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Is China Repeating The Soviet Union’s Economic Mistakes?

China Falun Gong

Are China’s current economic policies a replay of what the Soviet Union attempted to do so many years ago, culminating in its collapse and break-up in 1991? A Falun Gong affiliated paper Vision Times, in an article titled “Communist Party Newspaper Devotes Full Page To Declaring Poverty; History Repeats Itself After Decades,” claims this is precisely the case.

Falun Gong is a spiritual group founded in China which was later banned by the Communist Party in 1999. Its leader Li Hongzhi now lives in the US.

The Vision Times article points to the shift towards Stalinist policies in the former USSR during the Brezhnev era. It says this parallels China’s recent leftward political shifts under Xi Jinping, which have raised concerns about a potential resurgence of Cultural Revolution-like policies.

These shifts often lead to tighter political control and increased ideological campaigns, affecting economic stability and growth.

Economic Challenges and Global Goals

The Soviet Union faced significant economic problems, such as widespread shortage of basic goods largely due to its focus on heavy industry, military spending and austerity. The article suggests that China is experiencing similar issues today, with the Communist Party mouthpiece People’s Daily, promoting austerity measures as a solution to economic difficulties.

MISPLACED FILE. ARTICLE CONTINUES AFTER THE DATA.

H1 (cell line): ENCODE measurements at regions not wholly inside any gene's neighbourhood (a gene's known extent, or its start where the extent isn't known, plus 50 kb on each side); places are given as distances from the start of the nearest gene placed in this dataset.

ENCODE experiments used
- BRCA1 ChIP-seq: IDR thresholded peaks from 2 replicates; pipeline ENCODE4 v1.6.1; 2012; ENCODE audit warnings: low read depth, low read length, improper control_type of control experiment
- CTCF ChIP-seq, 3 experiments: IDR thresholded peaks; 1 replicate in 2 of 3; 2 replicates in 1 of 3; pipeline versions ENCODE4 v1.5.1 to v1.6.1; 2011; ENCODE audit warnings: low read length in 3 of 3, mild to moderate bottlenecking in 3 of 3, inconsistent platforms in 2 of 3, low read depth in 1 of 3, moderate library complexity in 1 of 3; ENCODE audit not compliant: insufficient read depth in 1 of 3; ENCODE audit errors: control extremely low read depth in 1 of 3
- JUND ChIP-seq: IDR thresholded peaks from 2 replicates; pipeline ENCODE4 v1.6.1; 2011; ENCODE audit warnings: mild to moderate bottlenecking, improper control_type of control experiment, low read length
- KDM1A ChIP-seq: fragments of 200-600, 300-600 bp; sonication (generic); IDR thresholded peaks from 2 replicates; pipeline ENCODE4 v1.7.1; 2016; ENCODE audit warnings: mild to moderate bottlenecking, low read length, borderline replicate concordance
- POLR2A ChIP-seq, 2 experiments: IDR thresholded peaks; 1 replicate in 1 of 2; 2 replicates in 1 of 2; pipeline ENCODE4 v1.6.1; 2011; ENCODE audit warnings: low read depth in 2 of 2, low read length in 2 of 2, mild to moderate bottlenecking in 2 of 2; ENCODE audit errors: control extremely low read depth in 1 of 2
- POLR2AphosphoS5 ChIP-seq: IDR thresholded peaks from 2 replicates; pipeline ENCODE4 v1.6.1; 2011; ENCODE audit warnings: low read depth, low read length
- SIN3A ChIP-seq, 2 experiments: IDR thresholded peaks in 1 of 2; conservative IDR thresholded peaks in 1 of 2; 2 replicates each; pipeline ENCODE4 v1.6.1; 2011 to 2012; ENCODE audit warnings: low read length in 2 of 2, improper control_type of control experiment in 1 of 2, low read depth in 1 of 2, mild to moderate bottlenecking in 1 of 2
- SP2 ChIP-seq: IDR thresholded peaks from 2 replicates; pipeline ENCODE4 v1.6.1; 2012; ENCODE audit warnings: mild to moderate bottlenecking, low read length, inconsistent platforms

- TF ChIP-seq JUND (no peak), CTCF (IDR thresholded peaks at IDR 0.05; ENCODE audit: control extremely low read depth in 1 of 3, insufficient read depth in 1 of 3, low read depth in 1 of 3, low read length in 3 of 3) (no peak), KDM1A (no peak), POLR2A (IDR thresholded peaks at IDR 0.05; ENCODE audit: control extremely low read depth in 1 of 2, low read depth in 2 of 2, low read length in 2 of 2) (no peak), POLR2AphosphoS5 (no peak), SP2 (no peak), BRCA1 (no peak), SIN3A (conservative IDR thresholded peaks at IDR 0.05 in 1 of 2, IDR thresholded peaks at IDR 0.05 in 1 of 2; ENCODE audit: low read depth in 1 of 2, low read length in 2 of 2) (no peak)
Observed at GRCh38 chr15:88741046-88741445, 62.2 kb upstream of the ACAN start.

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Vision Times quoted two articles from The People’s Daily: one titled “Governments at all levels must get used to living a tight life”, and the other “Implementing multiple measures to tighten budgets”. Both articles reflected China’s broader economic challenges including a slowing economy, rising debt levels, and the need for fiscal discipline.

The first article discussed the Chinese government’s efforts to manage its finances more effectively. In said that in response to tight financial conditions, the government is focusing on careful spending. All government departments are being urged to reduce expenses and save money. This initiative is part of a long-term plan to ensure financial stability and economic growth.

The second article outlined specific strategies to enforce financial discipline. These include enhancing budget oversight, controlling regular expenditures such as official vehicle use and meeting costs, and improving the efficiency of government procurement processes.

By implementing these measures, the government hoped to prevent waste and ensure that public funds are used effectively. This aligns with broader fiscal reforms aimed at promoting high-quality economic development and better serving the needs of the people.

Vision Times argues that when the state-run media starts promoting austerity, it’s a sign that the economic situation is not good and likely to deteriorate. One waits to see if the push for austerity becomes a national campaign.